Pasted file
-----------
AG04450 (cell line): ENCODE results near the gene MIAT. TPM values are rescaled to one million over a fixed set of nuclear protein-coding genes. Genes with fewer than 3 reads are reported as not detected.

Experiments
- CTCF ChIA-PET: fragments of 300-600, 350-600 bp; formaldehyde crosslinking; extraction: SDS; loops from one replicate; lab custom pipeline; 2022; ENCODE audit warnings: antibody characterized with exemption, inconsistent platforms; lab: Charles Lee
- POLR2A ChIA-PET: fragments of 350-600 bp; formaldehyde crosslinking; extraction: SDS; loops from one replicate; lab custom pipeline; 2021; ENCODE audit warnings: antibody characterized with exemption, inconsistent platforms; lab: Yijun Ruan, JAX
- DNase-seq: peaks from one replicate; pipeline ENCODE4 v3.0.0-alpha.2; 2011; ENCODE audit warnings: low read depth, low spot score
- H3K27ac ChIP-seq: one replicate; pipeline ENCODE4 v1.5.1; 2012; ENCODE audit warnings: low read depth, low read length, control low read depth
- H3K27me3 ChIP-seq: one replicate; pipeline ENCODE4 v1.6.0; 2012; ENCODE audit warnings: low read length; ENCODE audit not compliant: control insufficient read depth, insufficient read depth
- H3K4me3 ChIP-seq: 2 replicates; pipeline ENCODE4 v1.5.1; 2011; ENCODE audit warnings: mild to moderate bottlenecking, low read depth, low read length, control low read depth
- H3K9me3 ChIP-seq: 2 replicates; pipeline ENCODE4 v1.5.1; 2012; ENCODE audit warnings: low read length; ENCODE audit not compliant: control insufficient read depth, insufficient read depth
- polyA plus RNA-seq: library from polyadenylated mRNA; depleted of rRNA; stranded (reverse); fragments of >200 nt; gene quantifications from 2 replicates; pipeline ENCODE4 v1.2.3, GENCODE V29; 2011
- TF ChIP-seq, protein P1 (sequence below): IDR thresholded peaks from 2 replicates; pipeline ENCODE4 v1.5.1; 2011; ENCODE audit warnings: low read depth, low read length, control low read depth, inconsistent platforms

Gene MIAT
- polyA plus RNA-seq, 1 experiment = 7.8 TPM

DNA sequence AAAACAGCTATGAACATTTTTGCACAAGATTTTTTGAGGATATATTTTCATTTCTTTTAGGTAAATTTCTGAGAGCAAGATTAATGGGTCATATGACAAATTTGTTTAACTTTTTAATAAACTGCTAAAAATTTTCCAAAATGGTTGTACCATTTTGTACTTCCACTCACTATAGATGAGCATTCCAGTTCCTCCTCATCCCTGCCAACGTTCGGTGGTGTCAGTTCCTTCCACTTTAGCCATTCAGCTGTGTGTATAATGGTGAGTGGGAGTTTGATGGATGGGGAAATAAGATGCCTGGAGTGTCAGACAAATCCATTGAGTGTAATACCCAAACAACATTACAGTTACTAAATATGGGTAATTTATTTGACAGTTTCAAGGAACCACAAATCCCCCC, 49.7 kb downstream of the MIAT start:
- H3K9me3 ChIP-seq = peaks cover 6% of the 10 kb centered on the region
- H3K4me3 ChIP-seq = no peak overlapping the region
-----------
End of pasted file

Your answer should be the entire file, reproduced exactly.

AG04450 (cell line): ENCODE results near the gene MIAT. TPM values are rescaled to one million over a fixed set of nuclear protein-coding genes. Genes with fewer than 3 reads are reported as not detected.

Experiments
- CTCF ChIA-PET: fragments of 300-600, 350-600 bp; formaldehyde crosslinking; extraction: SDS; loops from one replicate; lab custom pipeline; 2022; ENCODE audit warnings: antibody characterized with exemption, inconsistent platforms; lab: Charles Lee
- POLR2A ChIA-PET: fragments of 350-600 bp; formaldehyde crosslinking; extraction: SDS; loops from one replicate; lab custom pipeline; 2021; ENCODE audit warnings: antibody characterized with exemption, inconsistent platforms; lab: Yijun Ruan, JAX
- DNase-seq: peaks from one replicate; pipeline ENCODE4 v3.0.0-alpha.2; 2011; ENCODE audit warnings: low read depth, low spot score
- H3K27ac ChIP-seq: one replicate; pipeline ENCODE4 v1.5.1; 2012; ENCODE audit warnings: low read depth, low read length, control low read depth
- H3K27me3 ChIP-seq: one replicate; pipeline ENCODE4 v1.6.0; 2012; ENCODE audit warnings: low read length; ENCODE audit not compliant: control insufficient read depth, insufficient read depth
- H3K4me3 ChIP-seq: 2 replicates; pipeline ENCODE4 v1.5.1; 2011; ENCODE audit warnings: mild to moderate bottlenecking, low read depth, low read length, control low read depth
- H3K9me3 ChIP-seq: 2 replicates; pipeline ENCODE4 v1.5.1; 2012; ENCODE audit warnings: low read length; ENCODE audit not compliant: control insufficient read depth, insufficient read depth
- polyA plus RNA-seq: library from polyadenylated mRNA; depleted of rRNA; stranded (reverse); fragments of >200 nt; gene quantifications from 2 replicates; pipeline ENCODE4 v1.2.3, GENCODE V29; 2011
- TF ChIP-seq, protein P1 (sequence below): IDR thresholded peaks from 2 replicates; pipeline ENCODE4 v1.5.1; 2011; ENCODE audit warnings: low read depth, low read length, control low read depth, inconsistent platforms

Gene MIAT
- polyA plus RNA-seq, 1 experiment = 7.8 TPM

DNA sequence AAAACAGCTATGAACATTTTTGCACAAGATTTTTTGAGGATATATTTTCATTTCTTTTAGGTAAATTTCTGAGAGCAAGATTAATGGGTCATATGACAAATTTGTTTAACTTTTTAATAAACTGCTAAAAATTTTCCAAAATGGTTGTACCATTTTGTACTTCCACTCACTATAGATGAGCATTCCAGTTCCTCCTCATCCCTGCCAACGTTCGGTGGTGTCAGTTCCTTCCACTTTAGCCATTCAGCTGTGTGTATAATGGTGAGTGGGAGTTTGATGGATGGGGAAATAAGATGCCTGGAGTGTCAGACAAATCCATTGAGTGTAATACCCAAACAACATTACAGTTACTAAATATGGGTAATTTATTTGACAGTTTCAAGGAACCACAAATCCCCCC, 49.7 kb downstream of the MIAT start:
- H3K9me3 ChIP-seq = peaks cover 6% of the 10 kb centered on the region
- H3K4me3 ChIP-seq = no peak overlapping the region